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Talking to Your Kids About Others with Physical Differences

My youngest son, Oliver, was born without his right hand. We adopted him from China when he was ten months old, so he is also the only Asian in our immediate family. Currently, our little man is two-and-a-half-years-old and has little understanding of his differences. I know that this will soon change and both my husband and I are striving to be as proactive as possible in learning how to best help our son grow into a confident, compassionate, one-handed, Chinese/American man.

how-to-talk-to-your-kids-about-others-with-physical-differences

Oliver is crazy athletic, and every trip to the park is filled with hold-my-breath moments as I watch him slide down fire poles and scale rock walls (which he has now mastered better than his two-handed, elementary-aged siblings). Because Oliver’s playground skills are so impressive, you probably wouldn’t notice at first glance his missing hand (in a nod to Nemo, we call it his “lucky fin”). However it’s usually pretty obvious when a fellow playmate makes the discovery. If they are under four-years-old, the shouts can be heard ’round the park. More often than not, kids are fascinated with Oliver’s lucky fin and want to get in closer to investigate. If four-year-old’s mom has been paying attention, this is usually the point where she starts to panic. But, I promise, this scene doesn’t have to end in awkwardness.

As the mama of a child with a physical difference, here are a few tips for navigating situations where your child meets a someone like Oliver. Most importantly, remember, the goal is to walk away with both parties feeling empowered and appreciated.

Replace negative words with positive ones.

For a young child, anything that looks different from what they are used to seeing is often immediately categorized as “wrong,” and it’s important to teach our kids that “different” doesn’t equal “bad.” One way to do this is to encourage your child to ask questions like, “Why is his hand like that?” rather than, “What is wrong with him?” Correct your children when they use words like “freaky” or “gross” to refer to someone’s difference. Instead, ask them to use words like “different” or “unique.”  Words have incredible power. Imagine the difference it could make in children like Oliver if kids approached them saying, “Hey, your hand is different,” rather than, “Hey, your hand is gross.”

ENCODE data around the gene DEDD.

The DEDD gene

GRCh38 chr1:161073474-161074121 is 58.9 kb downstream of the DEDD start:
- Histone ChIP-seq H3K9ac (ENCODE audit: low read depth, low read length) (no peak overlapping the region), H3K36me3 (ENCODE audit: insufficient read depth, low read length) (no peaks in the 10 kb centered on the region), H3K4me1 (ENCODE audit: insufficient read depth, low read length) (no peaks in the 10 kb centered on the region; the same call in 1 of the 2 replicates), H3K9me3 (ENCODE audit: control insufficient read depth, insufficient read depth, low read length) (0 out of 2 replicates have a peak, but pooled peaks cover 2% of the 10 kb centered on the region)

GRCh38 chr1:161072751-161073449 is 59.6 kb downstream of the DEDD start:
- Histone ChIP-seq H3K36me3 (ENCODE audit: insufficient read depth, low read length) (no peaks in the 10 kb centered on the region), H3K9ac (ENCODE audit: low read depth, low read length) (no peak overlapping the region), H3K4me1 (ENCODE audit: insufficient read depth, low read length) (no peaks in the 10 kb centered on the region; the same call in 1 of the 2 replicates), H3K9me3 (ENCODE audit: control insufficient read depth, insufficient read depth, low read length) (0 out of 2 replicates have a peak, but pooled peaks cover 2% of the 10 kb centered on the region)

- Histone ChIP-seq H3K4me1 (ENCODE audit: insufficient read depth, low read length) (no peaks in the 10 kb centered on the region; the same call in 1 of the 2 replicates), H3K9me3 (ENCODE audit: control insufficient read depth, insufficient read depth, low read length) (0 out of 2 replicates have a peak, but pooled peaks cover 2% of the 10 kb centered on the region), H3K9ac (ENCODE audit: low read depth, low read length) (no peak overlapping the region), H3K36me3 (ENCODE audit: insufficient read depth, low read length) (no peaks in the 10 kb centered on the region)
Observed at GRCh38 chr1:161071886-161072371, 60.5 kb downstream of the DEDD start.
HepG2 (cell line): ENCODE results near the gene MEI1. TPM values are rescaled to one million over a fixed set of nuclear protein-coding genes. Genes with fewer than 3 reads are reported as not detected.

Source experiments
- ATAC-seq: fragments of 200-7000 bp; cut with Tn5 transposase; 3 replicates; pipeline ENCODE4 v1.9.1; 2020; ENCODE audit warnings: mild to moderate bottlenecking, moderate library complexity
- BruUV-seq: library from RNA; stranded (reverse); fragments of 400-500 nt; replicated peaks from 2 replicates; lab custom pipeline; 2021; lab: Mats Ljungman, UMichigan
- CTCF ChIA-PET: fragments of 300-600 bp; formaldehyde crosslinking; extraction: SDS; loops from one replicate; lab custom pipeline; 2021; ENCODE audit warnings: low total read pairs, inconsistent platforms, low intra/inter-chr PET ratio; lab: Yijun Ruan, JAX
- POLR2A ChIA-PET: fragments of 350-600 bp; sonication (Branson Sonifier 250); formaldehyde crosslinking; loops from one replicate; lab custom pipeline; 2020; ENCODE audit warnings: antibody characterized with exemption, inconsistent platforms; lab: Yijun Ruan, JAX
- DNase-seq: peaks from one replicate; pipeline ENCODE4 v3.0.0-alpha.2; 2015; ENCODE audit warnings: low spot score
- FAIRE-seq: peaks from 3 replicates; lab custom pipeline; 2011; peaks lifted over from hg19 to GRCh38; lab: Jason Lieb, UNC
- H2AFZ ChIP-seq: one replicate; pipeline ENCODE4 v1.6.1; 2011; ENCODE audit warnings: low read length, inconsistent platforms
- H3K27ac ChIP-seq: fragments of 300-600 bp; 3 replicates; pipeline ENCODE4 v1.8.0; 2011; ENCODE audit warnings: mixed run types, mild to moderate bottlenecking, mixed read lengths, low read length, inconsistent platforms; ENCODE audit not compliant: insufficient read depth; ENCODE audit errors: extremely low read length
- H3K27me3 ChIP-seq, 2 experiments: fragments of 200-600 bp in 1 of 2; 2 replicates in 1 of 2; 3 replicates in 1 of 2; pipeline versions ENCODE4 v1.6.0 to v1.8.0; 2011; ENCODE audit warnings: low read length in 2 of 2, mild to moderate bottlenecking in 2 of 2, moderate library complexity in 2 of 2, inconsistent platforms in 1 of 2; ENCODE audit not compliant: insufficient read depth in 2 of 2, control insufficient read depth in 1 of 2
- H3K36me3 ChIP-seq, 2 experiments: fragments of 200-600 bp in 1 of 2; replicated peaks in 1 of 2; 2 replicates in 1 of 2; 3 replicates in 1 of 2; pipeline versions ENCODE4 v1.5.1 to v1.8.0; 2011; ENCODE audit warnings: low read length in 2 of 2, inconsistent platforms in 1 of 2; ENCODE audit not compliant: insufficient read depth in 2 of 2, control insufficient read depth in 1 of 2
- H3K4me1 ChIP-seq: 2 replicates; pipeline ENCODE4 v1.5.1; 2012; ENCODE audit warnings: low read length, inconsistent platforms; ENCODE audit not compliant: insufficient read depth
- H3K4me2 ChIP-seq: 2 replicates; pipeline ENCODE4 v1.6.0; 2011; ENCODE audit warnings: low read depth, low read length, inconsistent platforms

Don’t avoid or deflect the questions.

This happens almost every time we go to the park: a child is curious about Oliver’s arm and goes to his/her parent to find answers. The parent feels awkward and worries they will say the wrong thing, so they deflect and pretend like they don’t know what their child is talking about. I’ve actually heard moms say things like “I don’t see anything wrong with his hand.” Seriously, mom? Reactions like that can be super confusing for kids, and frankly, just as harmful as encouraging negative words. An appropriate response to your child’s totally normal curiosity would be, “Yes, I see he is missing his hand. I’m not sure why. Let’s go find out together.”

Don’t silence your child’s curiosity about another’s differences.

In my opinion, the worst thing you can do is tell your child to be quiet when they ask you about another child’s differences. Granted there are moments when a full conversation is not possible or appropriate but telling your child to “shhh” when they are asking you about someone’s physical differences teaches them that they shouldn’t talk about it. And allowing them to be uncomfortable around people who look different can lead to harsher behaviors like bullying. Rather than shoot your child “the look” while praying they will just move on, acknowledge that they are curious. If you are concerned about the appropriateness of their words, call them over to you and continue the conversation privately (always encouraging them to go back and play once you’re done talking).

Above all, consider the feelings of the children above your own.

Oliver will deal with stares, scoffs, and double-takes his entire life. So, from one mother to another, please don’t put your comfort above his when your child asks you about his differences. Instead, encourage your child to interact with my son, to ask questions, and to observe his awesomeness on the playground. Sure, his right-hand looks different, but he’ll school your seven-year-old on the rock wall every time. Guaranteed. 

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One Response to Talking to Your Kids About Others with Physical Differences

  1. Chris November 18, 2016 at 1:23 am #

    Some really useful tips there. Some idea’s I will surely put into practice with my own son. Thanks very much.